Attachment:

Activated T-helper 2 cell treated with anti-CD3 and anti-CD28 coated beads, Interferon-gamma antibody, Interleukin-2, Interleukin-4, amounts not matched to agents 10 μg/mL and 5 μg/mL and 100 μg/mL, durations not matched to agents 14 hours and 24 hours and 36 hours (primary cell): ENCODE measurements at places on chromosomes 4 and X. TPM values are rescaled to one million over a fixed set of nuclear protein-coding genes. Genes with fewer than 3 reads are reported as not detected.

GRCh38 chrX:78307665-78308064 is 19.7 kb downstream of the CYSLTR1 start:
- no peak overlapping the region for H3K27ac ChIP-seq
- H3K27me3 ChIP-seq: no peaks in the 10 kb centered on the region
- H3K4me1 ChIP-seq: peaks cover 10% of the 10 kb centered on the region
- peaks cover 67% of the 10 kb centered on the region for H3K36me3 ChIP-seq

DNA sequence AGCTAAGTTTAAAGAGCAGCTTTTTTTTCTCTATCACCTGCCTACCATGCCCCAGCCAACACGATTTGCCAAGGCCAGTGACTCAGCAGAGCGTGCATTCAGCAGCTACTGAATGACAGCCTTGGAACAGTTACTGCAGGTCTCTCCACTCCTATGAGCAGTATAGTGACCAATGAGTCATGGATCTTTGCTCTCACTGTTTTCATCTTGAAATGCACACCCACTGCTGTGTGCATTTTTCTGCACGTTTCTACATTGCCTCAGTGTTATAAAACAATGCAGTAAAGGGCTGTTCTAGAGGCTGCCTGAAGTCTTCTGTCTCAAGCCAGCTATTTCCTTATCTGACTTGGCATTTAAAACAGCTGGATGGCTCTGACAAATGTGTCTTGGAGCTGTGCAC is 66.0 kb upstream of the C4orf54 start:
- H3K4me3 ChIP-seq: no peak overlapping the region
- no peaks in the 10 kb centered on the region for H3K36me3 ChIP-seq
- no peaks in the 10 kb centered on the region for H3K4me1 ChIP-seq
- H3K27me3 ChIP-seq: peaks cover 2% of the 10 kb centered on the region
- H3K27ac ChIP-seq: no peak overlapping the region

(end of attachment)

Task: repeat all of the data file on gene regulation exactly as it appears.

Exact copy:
Activated T-helper 2 cell treated with anti-CD3 and anti-CD28 coated beads, Interferon-gamma antibody, Interleukin-2, Interleukin-4, amounts not matched to agents 10 μg/mL and 5 μg/mL and 100 μg/mL, durations not matched to agents 14 hours and 24 hours and 36 hours (primary cell): ENCODE measurements at places on chromosomes 4 and X. TPM values are rescaled to one million over a fixed set of nuclear protein-coding genes. Genes with fewer than 3 reads are reported as not detected.

GRCh38 chrX:78307665-78308064 is 19.7 kb downstream of the CYSLTR1 start:
- no peak overlapping the region for H3K27ac ChIP-seq
- H3K27me3 ChIP-seq: no peaks in the 10 kb centered on the region
- H3K4me1 ChIP-seq: peaks cover 10% of the 10 kb centered on the region
- peaks cover 67% of the 10 kb centered on the region for H3K36me3 ChIP-seq

DNA sequence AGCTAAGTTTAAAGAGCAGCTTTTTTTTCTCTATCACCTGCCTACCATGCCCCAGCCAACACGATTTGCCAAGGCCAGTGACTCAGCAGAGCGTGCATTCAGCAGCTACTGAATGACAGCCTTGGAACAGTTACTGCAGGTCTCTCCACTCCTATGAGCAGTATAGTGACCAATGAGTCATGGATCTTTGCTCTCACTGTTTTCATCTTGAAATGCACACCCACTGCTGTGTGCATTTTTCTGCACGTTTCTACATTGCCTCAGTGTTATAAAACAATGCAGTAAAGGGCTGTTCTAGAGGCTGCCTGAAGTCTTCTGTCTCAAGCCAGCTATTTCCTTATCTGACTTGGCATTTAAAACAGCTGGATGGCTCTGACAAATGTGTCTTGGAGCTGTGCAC is 66.0 kb upstream of the C4orf54 start:
- H3K4me3 ChIP-seq: no peak overlapping the region
- no peaks in the 10 kb centered on the region for H3K36me3 ChIP-seq
- no peaks in the 10 kb centered on the region for H3K4me1 ChIP-seq
- H3K27me3 ChIP-seq: peaks cover 2% of the 10 kb centered on the region
- H3K27ac ChIP-seq: no peak overlapping the region